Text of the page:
Over the last year, more senior roles have been made redundant than new ones created. Those that remain still command the same salary as before with some annual increases hence some modest rises. As always, these figures are the average. At the extremes, some salaries are getting close to £150k and some are still £60k. The few roles created have focussed on candidates with less experience to keep the cost down – hence a slightly higher rise at the ‘Competent, DE4.3’ level. There has been no change in demand over the last quarter and therefore no change in salaries. Picture the same across the UK but some specialist opportunities overseas.
BIM Project Manager roles:
Similar number of roles were available until March 2019. Since then there has been a significant slowdown – see BEWARE POTHOLES article. Any demand has been defined by budget hence instead of recruiting new blood, existing staff are being booked in when their current projects end. When new blood is essential, budgets again define the roles so sub £60k (ideally, sub £50k) BIM Managers and ‘on-the-way-up’ BIM Co-ordinators are being sought. During May we have seen an increase in demand for ‘Competent’ BIM Managers – we will see if this is a trend or a glitch over the next 3 months. Most demand is outside London and overseas.
BIM Co-ordinator roles:
Until March this year this was the area of most demand. It will be again when projects start up again. As mentioned previously, with roles defined by budgets, anyone below £50k has been in demand – especially for those with enough experience to quickly develop into ‘affordable’ BIM Managers. Because of the increase in demand and lack of supply, salaries for some senior BIM Co-ordinators were passing BIM Managers’. Since March demand has, again, slowed down to almost zero. Increased interest from the BIM Consultancies who usually benefit when companies tighten their belts. Again, most demand is outside London as there is so much surplus in the Capital.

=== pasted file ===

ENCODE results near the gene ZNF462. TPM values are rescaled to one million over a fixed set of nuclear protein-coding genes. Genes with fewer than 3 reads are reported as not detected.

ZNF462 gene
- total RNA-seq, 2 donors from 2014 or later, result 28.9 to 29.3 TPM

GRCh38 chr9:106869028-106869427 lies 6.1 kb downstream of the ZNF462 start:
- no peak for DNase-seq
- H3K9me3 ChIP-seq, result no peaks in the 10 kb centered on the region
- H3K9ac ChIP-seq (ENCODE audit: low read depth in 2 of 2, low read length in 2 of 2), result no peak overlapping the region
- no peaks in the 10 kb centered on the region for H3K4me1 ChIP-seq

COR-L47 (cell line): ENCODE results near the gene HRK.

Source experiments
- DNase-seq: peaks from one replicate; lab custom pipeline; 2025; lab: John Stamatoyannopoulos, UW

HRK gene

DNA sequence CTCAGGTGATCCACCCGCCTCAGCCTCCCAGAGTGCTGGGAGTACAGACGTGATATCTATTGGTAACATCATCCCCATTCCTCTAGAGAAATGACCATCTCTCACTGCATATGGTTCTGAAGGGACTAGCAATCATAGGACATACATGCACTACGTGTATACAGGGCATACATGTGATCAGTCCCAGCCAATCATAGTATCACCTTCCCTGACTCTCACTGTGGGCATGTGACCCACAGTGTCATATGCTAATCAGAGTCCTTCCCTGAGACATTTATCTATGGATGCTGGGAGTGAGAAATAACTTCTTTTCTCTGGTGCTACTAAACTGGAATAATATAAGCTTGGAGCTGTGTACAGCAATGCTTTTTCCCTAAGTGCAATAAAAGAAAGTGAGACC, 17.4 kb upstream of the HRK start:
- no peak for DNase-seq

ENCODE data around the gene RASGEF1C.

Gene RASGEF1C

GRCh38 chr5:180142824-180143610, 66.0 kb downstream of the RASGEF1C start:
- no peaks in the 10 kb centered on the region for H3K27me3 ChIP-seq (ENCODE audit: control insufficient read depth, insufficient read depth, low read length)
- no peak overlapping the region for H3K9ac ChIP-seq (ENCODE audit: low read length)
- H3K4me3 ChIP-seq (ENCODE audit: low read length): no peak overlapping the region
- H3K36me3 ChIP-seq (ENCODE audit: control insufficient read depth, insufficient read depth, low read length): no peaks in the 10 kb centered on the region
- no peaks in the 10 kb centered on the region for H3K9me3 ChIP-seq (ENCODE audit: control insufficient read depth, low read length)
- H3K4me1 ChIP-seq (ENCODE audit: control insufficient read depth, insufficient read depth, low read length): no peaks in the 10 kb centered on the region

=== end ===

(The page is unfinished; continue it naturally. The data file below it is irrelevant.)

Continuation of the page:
BIM Trainee roles:
Growing demand particularly with the BIM Consultancies. Affordable, ‘digital natives’ with the potential to develop quickly into digital construction specialists that can spell AI. Demand across the UK.
THE DEMAND FOR MILLENNIAL
Finally, millennials. I would like to think the increasing demand is based on a healthy programme of enriching innovative teams with the digital DNA of the future. The reality is, again, the need to reduce costs. It is, at least, good to note increasing awareness that digital is best!